SDSU, Boise St., and Air Force might choose to remain in the MWC, in hopes that they could win the MWC championship and end their season ranked ahead of the AAC, Sun Belt, and/or PAC-12 champions. However, the AAC has had more highly-ranked teams than the MWC, and the AAC has had four times as many teams in the NY6 as the MWC has had, so they would have a good reason to consider joining the AAC.


(06-10-2021 10:30 PM)GoldenWarrior11 Wrote:  For long term growth of the AAC...I don't think they will...seriously look at investing in an all-sports member. This ... should go to a football-first athletic program that has already invested...it needs to have recognition and respectability. There are schools within the footprint that do offer that.

Are you referring to schools such as Appalachian State, Marshall, Ohio, Toledo, Louisiana, UAB, and Buffalo? Are there any others that you would list, such as Colorado State, or Georgia State (which AC mentioned)?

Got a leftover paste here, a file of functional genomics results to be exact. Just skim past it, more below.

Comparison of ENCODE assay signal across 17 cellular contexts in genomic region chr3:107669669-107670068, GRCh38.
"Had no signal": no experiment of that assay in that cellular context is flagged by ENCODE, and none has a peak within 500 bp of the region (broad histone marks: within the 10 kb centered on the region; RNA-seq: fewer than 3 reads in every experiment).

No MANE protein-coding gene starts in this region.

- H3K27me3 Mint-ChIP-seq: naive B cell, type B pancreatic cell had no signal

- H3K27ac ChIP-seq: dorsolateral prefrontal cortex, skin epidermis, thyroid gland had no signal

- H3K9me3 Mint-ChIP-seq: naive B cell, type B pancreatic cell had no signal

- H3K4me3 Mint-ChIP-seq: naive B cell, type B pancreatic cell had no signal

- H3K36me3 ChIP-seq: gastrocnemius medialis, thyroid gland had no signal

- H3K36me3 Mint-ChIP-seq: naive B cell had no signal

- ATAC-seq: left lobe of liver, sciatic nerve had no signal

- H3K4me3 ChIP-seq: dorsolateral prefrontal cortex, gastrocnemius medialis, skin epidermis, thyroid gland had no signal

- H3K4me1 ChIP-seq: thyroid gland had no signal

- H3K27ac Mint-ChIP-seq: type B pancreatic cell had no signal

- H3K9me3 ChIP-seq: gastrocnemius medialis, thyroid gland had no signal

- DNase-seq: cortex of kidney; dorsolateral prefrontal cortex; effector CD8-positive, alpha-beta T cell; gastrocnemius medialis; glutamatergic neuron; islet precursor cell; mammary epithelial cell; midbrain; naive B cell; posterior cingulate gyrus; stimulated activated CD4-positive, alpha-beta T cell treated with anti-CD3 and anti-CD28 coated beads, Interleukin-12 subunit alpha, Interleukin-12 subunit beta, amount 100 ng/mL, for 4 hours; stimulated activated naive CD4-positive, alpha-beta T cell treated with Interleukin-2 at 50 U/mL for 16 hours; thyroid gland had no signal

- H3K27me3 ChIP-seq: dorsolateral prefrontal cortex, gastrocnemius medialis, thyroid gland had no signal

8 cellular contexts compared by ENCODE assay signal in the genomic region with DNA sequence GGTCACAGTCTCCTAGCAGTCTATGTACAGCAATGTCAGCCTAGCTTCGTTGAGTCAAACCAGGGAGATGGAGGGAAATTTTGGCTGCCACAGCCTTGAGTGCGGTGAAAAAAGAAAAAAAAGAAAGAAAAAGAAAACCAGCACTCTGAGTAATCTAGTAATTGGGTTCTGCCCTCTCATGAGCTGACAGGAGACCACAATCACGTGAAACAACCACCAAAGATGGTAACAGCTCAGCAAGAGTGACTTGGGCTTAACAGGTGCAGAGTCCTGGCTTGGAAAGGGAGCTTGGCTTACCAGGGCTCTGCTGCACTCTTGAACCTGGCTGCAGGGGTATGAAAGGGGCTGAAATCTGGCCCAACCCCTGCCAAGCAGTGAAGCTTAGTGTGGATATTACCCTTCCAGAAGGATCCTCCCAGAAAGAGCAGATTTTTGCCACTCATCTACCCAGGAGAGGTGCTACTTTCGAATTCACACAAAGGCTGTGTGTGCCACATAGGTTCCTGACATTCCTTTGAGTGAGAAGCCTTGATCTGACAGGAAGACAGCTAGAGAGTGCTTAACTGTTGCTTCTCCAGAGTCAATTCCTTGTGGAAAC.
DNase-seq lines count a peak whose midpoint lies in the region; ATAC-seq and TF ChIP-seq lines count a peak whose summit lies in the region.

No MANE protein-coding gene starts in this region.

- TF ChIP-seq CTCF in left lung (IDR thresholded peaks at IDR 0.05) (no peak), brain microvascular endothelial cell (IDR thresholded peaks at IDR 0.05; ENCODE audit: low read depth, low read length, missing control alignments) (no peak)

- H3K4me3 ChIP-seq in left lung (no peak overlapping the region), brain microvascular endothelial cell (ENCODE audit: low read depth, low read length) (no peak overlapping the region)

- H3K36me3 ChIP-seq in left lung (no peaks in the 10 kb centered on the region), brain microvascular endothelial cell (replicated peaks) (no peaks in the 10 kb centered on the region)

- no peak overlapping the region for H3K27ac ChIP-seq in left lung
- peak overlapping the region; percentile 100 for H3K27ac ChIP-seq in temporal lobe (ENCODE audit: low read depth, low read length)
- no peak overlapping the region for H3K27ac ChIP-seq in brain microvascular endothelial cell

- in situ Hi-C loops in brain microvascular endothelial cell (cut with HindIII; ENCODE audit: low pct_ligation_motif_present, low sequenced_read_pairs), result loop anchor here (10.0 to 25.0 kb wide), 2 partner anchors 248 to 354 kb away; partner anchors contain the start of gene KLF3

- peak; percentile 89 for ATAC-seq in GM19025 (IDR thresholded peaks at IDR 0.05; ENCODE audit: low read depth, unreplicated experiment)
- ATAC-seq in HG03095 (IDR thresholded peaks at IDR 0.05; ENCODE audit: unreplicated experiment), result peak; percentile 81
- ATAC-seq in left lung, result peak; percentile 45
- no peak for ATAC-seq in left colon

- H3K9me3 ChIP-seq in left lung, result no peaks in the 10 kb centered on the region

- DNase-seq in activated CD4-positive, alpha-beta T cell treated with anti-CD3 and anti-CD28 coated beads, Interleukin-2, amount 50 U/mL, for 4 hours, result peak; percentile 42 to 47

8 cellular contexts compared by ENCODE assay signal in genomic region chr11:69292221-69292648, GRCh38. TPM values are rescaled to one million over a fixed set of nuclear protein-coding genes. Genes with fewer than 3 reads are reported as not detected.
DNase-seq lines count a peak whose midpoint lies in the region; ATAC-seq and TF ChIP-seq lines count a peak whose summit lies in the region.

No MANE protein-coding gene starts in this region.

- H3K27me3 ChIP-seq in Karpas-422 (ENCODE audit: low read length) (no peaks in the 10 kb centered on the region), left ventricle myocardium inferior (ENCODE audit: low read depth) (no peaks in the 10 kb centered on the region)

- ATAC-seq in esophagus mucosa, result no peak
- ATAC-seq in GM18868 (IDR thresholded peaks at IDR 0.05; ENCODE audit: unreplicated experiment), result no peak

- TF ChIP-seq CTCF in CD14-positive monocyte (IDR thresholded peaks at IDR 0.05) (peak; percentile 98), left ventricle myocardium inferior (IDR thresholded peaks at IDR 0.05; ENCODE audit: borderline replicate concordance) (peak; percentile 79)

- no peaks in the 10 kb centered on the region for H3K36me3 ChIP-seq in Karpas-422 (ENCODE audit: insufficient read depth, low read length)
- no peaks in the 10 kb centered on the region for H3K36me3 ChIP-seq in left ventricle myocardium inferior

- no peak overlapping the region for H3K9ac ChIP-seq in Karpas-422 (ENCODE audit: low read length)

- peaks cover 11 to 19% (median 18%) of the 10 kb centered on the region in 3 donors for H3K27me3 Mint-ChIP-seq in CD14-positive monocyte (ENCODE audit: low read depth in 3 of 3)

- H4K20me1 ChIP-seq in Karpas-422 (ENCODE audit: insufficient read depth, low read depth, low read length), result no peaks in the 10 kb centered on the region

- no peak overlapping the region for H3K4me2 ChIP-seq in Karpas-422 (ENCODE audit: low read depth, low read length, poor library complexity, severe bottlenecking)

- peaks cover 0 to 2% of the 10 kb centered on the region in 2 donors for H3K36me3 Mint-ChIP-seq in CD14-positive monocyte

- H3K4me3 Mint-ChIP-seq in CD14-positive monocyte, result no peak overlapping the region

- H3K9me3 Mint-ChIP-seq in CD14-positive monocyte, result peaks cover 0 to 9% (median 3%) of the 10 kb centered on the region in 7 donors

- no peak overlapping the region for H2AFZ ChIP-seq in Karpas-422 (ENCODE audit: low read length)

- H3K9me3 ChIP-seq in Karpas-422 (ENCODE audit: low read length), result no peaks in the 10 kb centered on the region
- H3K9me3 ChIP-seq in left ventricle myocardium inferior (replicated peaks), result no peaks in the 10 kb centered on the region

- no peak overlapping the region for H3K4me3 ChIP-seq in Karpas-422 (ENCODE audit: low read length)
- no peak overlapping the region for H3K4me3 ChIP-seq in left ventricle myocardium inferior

(06-10-2021 10:30 PM)GoldenWarrior11 Wrote:  The fact remains that the bottom of the AAC, long-term, is a serious hurdle, perception wise. Staying at eleven only highlights the deficiencies of that bottom tier. Investing in the right member could provide value to the AAC. The AAC will never have the opportunity to add a sure thing... it needs to ...think differently.

According to Commissioner Aresco's statements, the AAC Presidents apparently agreed with that and were even prepared to consider the possibility of expanding to 14 schools.

They may be reassessing the situation in the wake of the BSU outcome, and the CFP expansion could change everything. They will also be monitoring the level of competitiveness of the other G5 conference teams in 2021-22.

The rise of the Sun Belt could cause them to rethink their position, if the AAC starts to look more and more like an average G5 football conference, since they could remedy that situation immediately by adding Appalachian State.